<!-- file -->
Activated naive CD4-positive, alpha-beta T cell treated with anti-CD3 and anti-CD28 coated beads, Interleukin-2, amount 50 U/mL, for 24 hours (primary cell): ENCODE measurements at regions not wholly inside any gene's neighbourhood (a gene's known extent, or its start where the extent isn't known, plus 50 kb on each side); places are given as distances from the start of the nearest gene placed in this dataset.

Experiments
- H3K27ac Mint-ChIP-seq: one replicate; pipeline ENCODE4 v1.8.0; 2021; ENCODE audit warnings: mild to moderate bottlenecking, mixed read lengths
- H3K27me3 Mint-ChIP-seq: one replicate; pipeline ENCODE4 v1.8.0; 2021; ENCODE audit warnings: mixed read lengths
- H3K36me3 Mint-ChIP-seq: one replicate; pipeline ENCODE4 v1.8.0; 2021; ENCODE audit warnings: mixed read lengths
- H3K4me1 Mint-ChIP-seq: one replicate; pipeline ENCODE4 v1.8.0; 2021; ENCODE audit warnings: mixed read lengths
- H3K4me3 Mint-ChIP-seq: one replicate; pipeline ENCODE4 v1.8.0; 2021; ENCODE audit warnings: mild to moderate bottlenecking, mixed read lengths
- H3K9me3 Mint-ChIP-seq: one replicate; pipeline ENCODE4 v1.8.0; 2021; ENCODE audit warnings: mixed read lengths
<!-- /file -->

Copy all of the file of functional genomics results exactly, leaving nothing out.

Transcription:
Activated naive CD4-positive, alpha-beta T cell treated with anti-CD3 and anti-CD28 coated beads, Interleukin-2, amount 50 U/mL, for 24 hours (primary cell): ENCODE measurements at regions not wholly inside any gene's neighbourhood (a gene's known extent, or its start where the extent isn't known, plus 50 kb on each side); places are given as distances from the start of the nearest gene placed in this dataset.

Experiments
- H3K27ac Mint-ChIP-seq: one replicate; pipeline ENCODE4 v1.8.0; 2021; ENCODE audit warnings: mild to moderate bottlenecking, mixed read lengths
- H3K27me3 Mint-ChIP-seq: one replicate; pipeline ENCODE4 v1.8.0; 2021; ENCODE audit warnings: mixed read lengths
- H3K36me3 Mint-ChIP-seq: one replicate; pipeline ENCODE4 v1.8.0; 2021; ENCODE audit warnings: mixed read lengths
- H3K4me1 Mint-ChIP-seq: one replicate; pipeline ENCODE4 v1.8.0; 2021; ENCODE audit warnings: mixed read lengths
- H3K4me3 Mint-ChIP-seq: one replicate; pipeline ENCODE4 v1.8.0; 2021; ENCODE audit warnings: mild to moderate bottlenecking, mixed read lengths
- H3K9me3 Mint-ChIP-seq: one replicate; pipeline ENCODE4 v1.8.0; 2021; ENCODE audit warnings: mixed read lengths